Real-world data (RWD) refers to data derived from sources outside of traditional clinical trials or controlled research settings, such as electronic health records (EHRs), medical claims, patient surveys, and more. Real-world data is increasingly recognized as a valuable resource for healthcare research, outcomes assessment, and decision-making.
What is real-world data?
Real-world data is data related to patient health status or healthcare delivery derived from real-world settings. It reflects the routine delivery of healthcare and the experiences of patients in everyday clinical practice. Real-world data is valuable for providing insights into the effectiveness, safety, and outcomes of medical interventions in diverse patient populations and actual clinical settings.
What are sources of real-world data?
Real-world data can be sourced from a variety of places, including:
- Electronic health records (EHRs): Digital records of patients’ health information maintained by healthcare providers
- Medical claims and prescription drug claims: Information related to healthcare services, such as procedures, diagnoses, and prescriptions, and associated costs submitted for reimbursement
- Patient registries: Databases that collect and store information about individuals with a particular condition or disease
- Health surveys: Data obtained through surveys and questionnaires that capture patients' perspectives and experiences
- Wearable devices: Data collected through wearables or mobile applications monitoring health parameters
How is real-world data related to clinical trials?
The analysis of real-world data, leading to real-world evidence (RWE), can complement traditional clinical trial data and offer a more comprehensive understanding of how healthcare interventions perform in the real world. Researchers, healthcare providers, and regulatory agencies are exploring ways to leverage real-world data to improve the quality of healthcare and inform evidence-based decision-making.
What is real-world evidence?
Real-world evidence (RWE) refers to the clinical evidence related to the use of and potential benefits or risks of a drug or device that is derived from analyzing real-world data (RWD). In other words, real-world evidence is generated by studying data collected outside the controlled environment of clinical studies, providing insights into how interventions perform in routine clinical practice and diverse patient populations. The goal is to complement and expand upon evidence gathered from traditional clinical trials.
What’s the value of real-world data vs. real-world evidence?
Real-world evidence provides value in several different ways:
- Diverse sources: Real-world evidence is drawn from various sources of real-world data, such as electronic health records (EHRs), medical claims and billing data, patient registries, health surveys, and data from wearable devices or mobile health apps.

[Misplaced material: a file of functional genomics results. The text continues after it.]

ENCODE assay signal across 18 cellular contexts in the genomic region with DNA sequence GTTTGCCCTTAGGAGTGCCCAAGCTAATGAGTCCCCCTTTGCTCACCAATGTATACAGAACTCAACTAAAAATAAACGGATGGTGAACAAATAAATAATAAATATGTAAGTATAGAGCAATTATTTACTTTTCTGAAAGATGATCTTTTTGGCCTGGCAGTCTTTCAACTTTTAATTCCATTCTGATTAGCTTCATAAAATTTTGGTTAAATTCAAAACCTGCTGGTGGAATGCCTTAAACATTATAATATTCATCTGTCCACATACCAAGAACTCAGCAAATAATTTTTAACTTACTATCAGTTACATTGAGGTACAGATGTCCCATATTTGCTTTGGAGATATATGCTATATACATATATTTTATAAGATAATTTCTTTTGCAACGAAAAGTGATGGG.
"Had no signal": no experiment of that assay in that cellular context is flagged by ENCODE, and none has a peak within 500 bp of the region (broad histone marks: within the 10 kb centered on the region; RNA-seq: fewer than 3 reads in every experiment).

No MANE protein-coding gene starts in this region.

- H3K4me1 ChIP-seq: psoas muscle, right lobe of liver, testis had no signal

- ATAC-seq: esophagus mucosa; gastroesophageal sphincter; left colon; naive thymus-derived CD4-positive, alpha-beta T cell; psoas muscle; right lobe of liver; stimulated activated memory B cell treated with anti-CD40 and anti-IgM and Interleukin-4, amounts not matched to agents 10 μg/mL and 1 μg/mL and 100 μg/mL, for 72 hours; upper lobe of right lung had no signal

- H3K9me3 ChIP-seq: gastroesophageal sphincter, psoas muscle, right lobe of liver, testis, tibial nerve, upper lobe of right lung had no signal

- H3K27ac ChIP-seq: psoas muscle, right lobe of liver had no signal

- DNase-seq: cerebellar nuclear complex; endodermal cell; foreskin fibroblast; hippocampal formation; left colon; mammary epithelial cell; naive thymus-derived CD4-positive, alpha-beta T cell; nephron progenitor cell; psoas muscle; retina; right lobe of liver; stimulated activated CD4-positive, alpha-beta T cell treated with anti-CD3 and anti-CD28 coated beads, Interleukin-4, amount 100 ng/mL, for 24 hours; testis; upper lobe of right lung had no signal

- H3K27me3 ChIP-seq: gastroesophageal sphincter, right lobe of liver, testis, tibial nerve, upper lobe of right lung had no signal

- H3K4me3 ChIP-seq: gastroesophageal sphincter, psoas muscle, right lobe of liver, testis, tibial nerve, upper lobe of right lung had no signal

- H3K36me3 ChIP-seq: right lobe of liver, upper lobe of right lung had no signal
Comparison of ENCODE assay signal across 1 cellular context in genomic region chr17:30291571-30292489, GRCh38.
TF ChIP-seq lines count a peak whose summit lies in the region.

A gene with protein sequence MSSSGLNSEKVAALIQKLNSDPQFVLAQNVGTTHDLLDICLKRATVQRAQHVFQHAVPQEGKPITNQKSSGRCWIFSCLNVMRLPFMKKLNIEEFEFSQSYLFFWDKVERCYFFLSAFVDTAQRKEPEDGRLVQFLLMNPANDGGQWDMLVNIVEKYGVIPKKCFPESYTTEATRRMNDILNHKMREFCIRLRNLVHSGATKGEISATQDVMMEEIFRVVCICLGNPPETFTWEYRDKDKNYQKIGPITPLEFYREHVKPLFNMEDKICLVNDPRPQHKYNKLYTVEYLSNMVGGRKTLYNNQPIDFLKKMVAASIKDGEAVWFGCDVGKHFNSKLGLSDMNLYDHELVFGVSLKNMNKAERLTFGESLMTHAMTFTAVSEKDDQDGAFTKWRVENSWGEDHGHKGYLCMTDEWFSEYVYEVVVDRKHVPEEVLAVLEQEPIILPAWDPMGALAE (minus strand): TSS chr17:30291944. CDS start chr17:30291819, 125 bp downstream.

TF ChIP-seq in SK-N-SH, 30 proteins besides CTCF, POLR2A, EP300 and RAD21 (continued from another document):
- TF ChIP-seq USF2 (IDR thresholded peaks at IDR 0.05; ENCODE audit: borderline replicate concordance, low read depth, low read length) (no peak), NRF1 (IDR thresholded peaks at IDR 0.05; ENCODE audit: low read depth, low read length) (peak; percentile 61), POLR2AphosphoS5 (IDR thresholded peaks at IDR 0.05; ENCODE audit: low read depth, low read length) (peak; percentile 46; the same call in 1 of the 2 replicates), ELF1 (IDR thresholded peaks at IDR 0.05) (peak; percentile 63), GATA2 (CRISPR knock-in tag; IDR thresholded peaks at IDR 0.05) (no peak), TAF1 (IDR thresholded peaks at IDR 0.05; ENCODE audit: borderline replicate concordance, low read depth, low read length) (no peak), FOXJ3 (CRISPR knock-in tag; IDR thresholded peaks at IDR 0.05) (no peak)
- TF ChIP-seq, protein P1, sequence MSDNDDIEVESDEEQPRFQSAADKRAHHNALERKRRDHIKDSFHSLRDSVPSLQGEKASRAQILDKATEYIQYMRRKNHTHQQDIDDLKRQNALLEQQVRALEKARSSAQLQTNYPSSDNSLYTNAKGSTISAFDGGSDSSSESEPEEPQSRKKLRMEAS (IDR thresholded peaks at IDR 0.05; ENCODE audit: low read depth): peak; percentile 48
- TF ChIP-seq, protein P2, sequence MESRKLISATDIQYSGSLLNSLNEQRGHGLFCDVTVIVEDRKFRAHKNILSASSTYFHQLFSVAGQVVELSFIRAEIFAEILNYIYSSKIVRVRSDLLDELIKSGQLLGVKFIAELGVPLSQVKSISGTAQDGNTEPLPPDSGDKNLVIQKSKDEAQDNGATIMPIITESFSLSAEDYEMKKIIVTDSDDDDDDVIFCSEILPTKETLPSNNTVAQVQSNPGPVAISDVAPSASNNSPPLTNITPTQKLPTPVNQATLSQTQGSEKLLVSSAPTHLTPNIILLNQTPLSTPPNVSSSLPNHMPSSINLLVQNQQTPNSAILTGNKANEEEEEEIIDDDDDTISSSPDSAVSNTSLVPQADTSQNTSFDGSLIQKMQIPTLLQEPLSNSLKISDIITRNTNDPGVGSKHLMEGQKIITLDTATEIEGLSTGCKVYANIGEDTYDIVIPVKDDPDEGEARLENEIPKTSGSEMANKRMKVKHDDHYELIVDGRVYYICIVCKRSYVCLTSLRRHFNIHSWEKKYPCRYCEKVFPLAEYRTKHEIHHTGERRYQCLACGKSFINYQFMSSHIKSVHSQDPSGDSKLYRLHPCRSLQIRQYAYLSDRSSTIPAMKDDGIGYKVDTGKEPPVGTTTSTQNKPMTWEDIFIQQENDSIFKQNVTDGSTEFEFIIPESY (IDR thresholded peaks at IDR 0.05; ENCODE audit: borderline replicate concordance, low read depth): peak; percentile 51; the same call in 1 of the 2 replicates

- Observational studies: RWE is often generated through observational studies, which analyze data from patients who receive standard care rather than being subjected to controlled experimental conditions.
- Longitudinal analysis: Real-world evidence allows for the analysis of data over extended periods, providing insights into the long-term outcomes and effects of medical interventions in real-world settings.
- Pragmatic considerations: RWE reflects the practical and less-controlled conditions of routine clinical practice, offering insights into the actual use, effectiveness, and safety of healthcare interventions in diverse patient populations.
- Complementary to clinical trials: Real-world evidence is considered complementary to traditional clinical trial evidence, providing a more comprehensive understanding of how medical products perform in broader and more representative patient populations.
- Post-marketing surveillance: RWE is crucial for post-marketing surveillance of drugs, biologics, and medical devices. It helps monitor the safety and effectiveness of these products after they have been approved and are in widespread use.
Regulatory agencies, such as the U.S. Food and Drug Administration (FDA) and the European Medicines Agency (EMA), increasingly recognize the importance of real-world evidence in informing healthcare decision-making, regulatory decisions, and post-market surveillance. The integration of real-world evidence contributes to a more comprehensive and pragmatic understanding of the performance of medical interventions, including drugs and devices, in real-world clinical settings.